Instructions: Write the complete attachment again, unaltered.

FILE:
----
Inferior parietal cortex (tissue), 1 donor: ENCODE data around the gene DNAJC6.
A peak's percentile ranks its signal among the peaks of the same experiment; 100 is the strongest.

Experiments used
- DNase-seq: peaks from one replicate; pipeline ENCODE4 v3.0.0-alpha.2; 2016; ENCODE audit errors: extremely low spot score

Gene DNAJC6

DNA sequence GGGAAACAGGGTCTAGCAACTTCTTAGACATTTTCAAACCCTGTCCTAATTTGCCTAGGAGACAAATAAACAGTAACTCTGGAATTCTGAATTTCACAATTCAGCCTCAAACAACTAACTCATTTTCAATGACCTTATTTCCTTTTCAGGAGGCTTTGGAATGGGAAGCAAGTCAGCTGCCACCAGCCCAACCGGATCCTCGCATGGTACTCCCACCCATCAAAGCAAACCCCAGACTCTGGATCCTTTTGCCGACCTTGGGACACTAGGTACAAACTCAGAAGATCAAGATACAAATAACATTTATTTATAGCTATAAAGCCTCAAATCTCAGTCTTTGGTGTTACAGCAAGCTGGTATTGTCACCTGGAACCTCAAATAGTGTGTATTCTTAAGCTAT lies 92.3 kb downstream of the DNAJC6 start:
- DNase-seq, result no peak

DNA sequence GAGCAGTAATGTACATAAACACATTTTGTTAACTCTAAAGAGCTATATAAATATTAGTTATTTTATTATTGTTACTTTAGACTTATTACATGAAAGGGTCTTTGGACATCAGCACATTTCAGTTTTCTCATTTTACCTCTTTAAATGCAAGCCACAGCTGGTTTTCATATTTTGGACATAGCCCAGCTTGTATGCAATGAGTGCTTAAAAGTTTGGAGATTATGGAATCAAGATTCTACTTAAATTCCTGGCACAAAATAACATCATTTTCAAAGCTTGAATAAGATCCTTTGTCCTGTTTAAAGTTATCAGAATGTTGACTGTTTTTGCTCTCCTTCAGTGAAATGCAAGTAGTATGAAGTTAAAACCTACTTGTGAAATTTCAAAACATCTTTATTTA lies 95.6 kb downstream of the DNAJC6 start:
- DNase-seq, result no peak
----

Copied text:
Inferior parietal cortex (tissue), 1 donor: ENCODE data around the gene DNAJC6.
A peak's percentile ranks its signal among the peaks of the same experiment; 100 is the strongest.

Experiments used
- DNase-seq: peaks from one replicate; pipeline ENCODE4 v3.0.0-alpha.2; 2016; ENCODE audit errors: extremely low spot score

Gene DNAJC6

DNA sequence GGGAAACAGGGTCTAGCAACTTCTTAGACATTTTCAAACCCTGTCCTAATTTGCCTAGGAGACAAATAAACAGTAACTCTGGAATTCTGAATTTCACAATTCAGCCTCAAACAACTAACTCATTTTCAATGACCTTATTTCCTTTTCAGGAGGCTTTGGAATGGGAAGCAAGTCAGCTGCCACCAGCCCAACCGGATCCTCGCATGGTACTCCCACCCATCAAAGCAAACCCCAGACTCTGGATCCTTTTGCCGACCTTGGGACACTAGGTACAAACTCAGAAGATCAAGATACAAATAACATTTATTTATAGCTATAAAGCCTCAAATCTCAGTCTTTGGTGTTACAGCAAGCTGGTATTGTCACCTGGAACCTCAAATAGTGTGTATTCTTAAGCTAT lies 92.3 kb downstream of the DNAJC6 start:
- DNase-seq, result no peak

DNA sequence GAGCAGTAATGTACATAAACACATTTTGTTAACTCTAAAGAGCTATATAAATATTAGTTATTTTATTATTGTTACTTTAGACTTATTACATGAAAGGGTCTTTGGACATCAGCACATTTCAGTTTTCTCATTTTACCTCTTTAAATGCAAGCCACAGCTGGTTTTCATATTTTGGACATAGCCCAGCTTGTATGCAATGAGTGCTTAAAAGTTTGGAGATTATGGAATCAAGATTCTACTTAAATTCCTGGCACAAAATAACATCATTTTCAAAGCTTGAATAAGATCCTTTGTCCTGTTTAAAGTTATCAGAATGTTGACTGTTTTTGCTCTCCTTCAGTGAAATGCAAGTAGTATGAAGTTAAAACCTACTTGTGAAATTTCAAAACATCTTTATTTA lies 95.6 kb downstream of the DNAJC6 start:
- DNase-seq, result no peak